This blogpost has a number of other tools that I’m in the process of checking out.



tl;dr: visuals are good ways to teach a wider cross section of people things. You don’t need to have good design skills to try them out.



Post script: In fact, often the post accompanying the infographic on this blog is usually just a slightly more detailed rehash of the infographic. Why? Because the post is acting as an accessibility device for the infographic- the post wasn’t the point at all. An infographic can be just a whole bunch of nothing for a non-sighted reader and alt-text only gets you so far. So the post repeats the information in a format and style that is compatible with a screen reader. (I use the alt text to tell the reader this is where the information is.)

Decoding error messages in R

Decoding error messages in R can be difficult for newcomers, that’s why I’m working on helpPlease. However, in the meantime, it’s important to be able to understand R errors and warnings in more detail than simply ‘R says no’. So here’s a quick rundown:

Errors in R an infographic

R gives both errors and warnings

An error is “R says no”. It’s R’s way of telling you why the chunk of code is not possible to execute.

Warnings mean “R says OK sure but maybe you won’t like what you’re going to get”. It’s R’s way of telling you the code is behaving in a different way than you might reasonably expect.

Decoding an error message

The error message typically comes in three parts. Here’s a common example from my code: I’ve tried to access a part of a array that doesn’t exist – my array has a column dimension of 5, so when R goes looking for a the 100th column it’s understandably confused and just gives up.

R error message

There are three main parts to this message:

  1. The declaration that it is an Error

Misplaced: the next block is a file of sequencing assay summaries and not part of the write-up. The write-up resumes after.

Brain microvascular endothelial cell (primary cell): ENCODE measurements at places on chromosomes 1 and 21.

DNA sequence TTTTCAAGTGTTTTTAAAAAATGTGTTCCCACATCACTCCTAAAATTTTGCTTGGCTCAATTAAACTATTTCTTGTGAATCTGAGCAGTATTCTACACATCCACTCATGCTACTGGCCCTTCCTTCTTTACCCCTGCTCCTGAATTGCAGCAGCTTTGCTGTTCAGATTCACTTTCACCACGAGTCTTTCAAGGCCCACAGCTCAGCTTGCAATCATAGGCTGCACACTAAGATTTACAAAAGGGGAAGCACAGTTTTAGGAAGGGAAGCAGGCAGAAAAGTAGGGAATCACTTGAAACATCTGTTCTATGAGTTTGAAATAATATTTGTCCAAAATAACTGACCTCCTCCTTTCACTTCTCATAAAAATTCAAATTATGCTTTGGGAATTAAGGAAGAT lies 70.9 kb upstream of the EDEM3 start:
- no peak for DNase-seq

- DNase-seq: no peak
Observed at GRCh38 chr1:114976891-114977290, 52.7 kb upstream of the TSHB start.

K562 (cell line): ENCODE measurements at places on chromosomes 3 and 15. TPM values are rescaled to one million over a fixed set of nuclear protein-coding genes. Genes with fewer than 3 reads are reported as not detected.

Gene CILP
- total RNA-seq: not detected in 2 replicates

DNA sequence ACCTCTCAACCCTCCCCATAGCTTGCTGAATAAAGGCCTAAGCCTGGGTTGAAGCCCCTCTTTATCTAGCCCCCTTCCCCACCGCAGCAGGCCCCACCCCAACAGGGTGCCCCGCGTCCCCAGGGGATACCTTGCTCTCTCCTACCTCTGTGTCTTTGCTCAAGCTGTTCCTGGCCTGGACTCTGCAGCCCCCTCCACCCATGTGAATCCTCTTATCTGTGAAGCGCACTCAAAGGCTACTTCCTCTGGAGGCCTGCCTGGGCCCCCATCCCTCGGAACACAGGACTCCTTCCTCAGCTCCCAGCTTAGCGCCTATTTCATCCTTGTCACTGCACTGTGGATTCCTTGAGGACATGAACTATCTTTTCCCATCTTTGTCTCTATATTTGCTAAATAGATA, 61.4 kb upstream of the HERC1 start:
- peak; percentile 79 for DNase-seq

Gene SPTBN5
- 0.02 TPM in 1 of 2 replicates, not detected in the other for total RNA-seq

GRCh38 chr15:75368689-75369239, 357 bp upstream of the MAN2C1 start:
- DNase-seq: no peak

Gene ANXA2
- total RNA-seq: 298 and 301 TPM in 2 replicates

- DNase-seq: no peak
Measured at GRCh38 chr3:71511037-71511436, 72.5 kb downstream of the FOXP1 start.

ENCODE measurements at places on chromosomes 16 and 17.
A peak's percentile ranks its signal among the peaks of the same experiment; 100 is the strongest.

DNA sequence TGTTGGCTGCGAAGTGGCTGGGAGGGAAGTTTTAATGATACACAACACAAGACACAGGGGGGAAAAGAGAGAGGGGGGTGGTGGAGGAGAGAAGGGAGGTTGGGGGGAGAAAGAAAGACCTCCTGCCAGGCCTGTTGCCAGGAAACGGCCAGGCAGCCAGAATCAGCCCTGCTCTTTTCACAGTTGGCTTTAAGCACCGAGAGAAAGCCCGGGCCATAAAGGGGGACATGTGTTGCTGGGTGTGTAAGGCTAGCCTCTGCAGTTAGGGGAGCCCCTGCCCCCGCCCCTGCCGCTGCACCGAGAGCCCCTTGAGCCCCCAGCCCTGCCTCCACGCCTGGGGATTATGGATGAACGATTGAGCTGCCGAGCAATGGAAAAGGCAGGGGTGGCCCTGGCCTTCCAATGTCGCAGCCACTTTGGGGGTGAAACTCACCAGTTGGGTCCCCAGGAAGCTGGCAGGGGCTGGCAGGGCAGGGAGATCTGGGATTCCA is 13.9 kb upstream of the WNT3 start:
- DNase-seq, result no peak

2. The location of the error – it’s in the line of my code fit[5,100,]
  3. The problem this mistake in my code caused: the subscript is out of bounds, i.e. I asked R to go an retrieve a part of this array that did not exist.

Decoding a warning message

Warning messages can be very variable in format, but there are often common elements. Here’s a common one that ggplot gives me:

ggplot2 warning message

Here I’ve asked ggplot2 to put a line chart together for me, but some of my data frame is missing. Ggplot2 can still put the chart together, but it’s letting me know I have missing values.

While warning messages can be very variable, there are some common elements that turn up fairly regularly:

  1. The declaration of a warning
  2. The behaviour being warned about
  3. The piece of code that caused the warning

Now that you know what warnings and errors are and what’s in them: how do you find out what they mean?

Where can you find help?

There’s lots of information out there to help you decode your warning and error messages. Here are some that I use all the time:

  • Typing ? or ?? and the name of the function that’s going wrong in the console will give you help within R itself
  • Googling the error message, warning or package is often very useful
  • Stack Overflow or the RStudio community forums can be searched for other people’s (solved!) problems
  • The vignettes and examples for the package you’re using are a wealth of information
  • Blog posts that use the package or function you are can be a very good step-by-step guide of how to prepare your data for the tool you’re trying to use
  • Building a reprex (a reproducible example) is a good way of getting ready to ask a question on Stack Overflow or the R community forums.

Good luck! And in the meantime, if you should come across an R message that could use explaining in plain text I’d really love to hear from you (especially if you’re new!).


excelTransition is designed as a series of ‘training wheels’ functions which allow you to create some outputs similar to those you’d already have created in Excel with a minimum amount of coding and time.

It’s a package designed for you to use and abandon quickly. One of the most costly things about learning a new tool is the time you spend learning to do simple things you can already do in your current tool. excelTransition will help you produce some (very) basic analyses in minimum time, leaving you more time to work on learning R.

It’s ideal for someone at the very beginning of their learning about programming. If you’re an experienced programmer, you may not need these ‘training wheels’ at all.

The package is currently under development and you can view it on Github.